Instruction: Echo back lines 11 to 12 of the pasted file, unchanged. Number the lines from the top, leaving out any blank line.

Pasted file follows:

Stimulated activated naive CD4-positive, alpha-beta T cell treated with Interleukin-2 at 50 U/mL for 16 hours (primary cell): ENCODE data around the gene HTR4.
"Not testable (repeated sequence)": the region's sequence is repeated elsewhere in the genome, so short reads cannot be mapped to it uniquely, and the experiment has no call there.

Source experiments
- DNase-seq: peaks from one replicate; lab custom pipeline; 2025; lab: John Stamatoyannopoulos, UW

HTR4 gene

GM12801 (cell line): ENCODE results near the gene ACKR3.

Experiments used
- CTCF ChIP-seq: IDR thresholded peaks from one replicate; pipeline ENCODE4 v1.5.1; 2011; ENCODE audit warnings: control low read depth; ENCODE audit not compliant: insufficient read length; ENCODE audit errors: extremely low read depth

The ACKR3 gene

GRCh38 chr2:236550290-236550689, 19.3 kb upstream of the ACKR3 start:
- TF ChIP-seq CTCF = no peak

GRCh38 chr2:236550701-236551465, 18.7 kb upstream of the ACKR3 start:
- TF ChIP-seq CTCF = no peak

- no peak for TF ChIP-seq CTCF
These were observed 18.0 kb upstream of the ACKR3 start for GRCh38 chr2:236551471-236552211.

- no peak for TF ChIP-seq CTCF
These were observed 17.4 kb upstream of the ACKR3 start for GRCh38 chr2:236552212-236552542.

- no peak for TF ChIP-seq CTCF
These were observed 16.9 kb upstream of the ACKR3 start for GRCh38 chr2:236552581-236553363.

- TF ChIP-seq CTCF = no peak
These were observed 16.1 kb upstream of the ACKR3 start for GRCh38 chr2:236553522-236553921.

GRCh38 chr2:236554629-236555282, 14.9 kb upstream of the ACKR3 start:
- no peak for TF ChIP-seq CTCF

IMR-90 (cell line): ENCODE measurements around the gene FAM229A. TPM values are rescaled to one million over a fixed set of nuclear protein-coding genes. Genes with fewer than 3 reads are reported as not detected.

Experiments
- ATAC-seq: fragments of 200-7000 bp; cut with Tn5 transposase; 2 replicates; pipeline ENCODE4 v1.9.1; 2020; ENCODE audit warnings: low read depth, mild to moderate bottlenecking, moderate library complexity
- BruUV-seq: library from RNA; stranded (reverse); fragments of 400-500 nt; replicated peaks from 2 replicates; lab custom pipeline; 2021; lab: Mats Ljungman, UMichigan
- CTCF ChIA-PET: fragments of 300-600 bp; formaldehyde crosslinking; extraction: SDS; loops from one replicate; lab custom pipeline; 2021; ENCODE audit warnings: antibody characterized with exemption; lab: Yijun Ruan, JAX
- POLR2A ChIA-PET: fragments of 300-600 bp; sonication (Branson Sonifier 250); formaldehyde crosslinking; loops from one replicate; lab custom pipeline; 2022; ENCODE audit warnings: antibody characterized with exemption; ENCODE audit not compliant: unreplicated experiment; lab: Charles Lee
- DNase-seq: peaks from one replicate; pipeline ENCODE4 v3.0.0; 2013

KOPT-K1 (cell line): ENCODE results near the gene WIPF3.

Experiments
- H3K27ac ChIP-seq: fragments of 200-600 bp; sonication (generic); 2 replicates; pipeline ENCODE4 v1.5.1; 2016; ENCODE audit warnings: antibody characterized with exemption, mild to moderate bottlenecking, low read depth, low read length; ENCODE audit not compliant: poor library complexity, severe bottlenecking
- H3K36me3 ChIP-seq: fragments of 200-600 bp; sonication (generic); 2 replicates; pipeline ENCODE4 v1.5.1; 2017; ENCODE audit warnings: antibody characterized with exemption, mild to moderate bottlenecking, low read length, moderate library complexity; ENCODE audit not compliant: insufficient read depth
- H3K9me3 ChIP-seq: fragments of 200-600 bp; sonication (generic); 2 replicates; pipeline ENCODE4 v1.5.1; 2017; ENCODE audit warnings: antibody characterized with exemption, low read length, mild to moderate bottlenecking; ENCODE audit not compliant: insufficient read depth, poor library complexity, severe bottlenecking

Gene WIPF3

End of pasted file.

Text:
- TF ChIP-seq CTCF = no peak

GRCh38 chr2:236550701-236551465, 18.7 kb upstream of the ACKR3 start: